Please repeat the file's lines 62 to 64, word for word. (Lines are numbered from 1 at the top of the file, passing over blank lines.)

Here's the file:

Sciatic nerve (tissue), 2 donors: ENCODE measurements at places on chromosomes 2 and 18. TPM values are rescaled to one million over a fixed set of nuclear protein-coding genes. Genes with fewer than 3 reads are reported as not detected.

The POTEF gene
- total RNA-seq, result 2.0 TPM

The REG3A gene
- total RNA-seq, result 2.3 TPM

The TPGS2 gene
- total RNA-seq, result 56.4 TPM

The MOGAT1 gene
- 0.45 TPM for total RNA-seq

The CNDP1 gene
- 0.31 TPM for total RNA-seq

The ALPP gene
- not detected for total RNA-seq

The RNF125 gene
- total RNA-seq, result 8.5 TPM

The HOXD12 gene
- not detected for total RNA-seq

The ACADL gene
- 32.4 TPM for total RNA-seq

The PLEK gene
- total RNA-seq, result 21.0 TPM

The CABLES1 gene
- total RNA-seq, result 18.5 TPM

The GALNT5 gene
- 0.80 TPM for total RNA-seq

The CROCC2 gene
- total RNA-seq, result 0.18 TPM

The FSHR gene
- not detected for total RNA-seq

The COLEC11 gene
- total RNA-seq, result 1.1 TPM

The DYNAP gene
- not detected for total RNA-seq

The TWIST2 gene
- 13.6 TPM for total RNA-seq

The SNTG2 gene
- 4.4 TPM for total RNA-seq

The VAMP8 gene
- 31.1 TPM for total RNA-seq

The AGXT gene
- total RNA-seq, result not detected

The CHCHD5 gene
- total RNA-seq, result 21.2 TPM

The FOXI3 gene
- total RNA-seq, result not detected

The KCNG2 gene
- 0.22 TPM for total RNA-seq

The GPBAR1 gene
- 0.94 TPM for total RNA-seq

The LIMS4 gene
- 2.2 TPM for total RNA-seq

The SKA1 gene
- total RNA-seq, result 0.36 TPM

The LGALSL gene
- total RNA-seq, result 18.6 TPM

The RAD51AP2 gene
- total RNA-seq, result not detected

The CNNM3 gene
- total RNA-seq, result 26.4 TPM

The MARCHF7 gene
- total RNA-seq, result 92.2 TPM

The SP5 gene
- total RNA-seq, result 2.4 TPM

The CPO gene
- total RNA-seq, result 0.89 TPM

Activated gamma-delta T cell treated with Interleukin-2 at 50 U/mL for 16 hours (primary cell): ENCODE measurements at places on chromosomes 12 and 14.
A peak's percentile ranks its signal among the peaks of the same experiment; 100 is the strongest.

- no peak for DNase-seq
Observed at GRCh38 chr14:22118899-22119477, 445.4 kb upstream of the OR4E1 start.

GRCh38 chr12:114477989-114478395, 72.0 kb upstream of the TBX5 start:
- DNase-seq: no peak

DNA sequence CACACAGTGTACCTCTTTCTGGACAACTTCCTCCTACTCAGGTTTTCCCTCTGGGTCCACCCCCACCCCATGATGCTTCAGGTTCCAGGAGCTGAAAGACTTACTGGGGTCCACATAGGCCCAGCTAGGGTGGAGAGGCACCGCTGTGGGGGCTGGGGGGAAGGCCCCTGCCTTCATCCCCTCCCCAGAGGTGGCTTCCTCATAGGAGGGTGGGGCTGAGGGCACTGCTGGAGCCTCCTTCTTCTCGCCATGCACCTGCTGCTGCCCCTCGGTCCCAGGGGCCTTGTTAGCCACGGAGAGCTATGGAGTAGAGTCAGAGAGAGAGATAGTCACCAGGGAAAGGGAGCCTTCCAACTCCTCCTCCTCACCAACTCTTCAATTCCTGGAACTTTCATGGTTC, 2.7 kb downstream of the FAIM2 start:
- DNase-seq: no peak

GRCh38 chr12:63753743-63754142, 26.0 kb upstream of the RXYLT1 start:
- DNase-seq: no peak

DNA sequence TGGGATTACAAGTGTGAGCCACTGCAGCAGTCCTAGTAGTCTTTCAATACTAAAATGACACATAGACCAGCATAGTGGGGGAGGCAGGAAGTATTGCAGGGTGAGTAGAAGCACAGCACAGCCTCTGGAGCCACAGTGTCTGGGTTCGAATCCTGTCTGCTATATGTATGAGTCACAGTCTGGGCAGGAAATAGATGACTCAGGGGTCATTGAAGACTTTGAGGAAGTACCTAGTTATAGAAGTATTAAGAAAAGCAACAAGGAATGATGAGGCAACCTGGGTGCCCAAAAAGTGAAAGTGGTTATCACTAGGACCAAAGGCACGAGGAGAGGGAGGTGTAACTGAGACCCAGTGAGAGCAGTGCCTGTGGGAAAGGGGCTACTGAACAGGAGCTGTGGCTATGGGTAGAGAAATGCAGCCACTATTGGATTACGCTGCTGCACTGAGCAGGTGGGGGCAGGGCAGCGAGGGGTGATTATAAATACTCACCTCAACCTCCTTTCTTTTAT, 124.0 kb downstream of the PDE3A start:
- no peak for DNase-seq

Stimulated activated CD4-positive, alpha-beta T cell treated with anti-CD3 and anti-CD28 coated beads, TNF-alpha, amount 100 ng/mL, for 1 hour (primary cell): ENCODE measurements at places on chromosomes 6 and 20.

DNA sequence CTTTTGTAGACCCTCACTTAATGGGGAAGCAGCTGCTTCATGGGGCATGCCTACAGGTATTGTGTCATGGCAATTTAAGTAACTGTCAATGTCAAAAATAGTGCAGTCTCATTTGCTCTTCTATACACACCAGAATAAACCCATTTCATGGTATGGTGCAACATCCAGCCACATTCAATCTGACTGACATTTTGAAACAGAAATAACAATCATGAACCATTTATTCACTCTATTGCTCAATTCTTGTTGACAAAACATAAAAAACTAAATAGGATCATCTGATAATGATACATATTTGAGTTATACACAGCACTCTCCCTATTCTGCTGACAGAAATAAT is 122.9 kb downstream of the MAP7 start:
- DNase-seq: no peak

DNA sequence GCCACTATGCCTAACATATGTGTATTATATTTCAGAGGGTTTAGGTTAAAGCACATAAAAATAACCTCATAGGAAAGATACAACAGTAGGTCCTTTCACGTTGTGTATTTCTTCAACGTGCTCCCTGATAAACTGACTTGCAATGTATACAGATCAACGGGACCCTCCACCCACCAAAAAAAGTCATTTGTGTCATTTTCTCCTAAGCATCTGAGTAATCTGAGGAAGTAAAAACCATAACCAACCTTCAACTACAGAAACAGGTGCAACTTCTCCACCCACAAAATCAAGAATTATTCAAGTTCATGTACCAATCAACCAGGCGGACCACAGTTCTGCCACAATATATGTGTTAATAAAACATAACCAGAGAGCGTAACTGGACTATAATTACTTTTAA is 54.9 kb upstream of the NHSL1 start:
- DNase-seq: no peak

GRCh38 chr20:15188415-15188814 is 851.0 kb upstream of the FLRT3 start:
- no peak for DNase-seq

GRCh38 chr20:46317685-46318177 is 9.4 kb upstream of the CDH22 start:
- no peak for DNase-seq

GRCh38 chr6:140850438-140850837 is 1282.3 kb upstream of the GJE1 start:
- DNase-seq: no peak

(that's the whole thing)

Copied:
The SP5 gene
- total RNA-seq, result 2.4 TPM

The CPO gene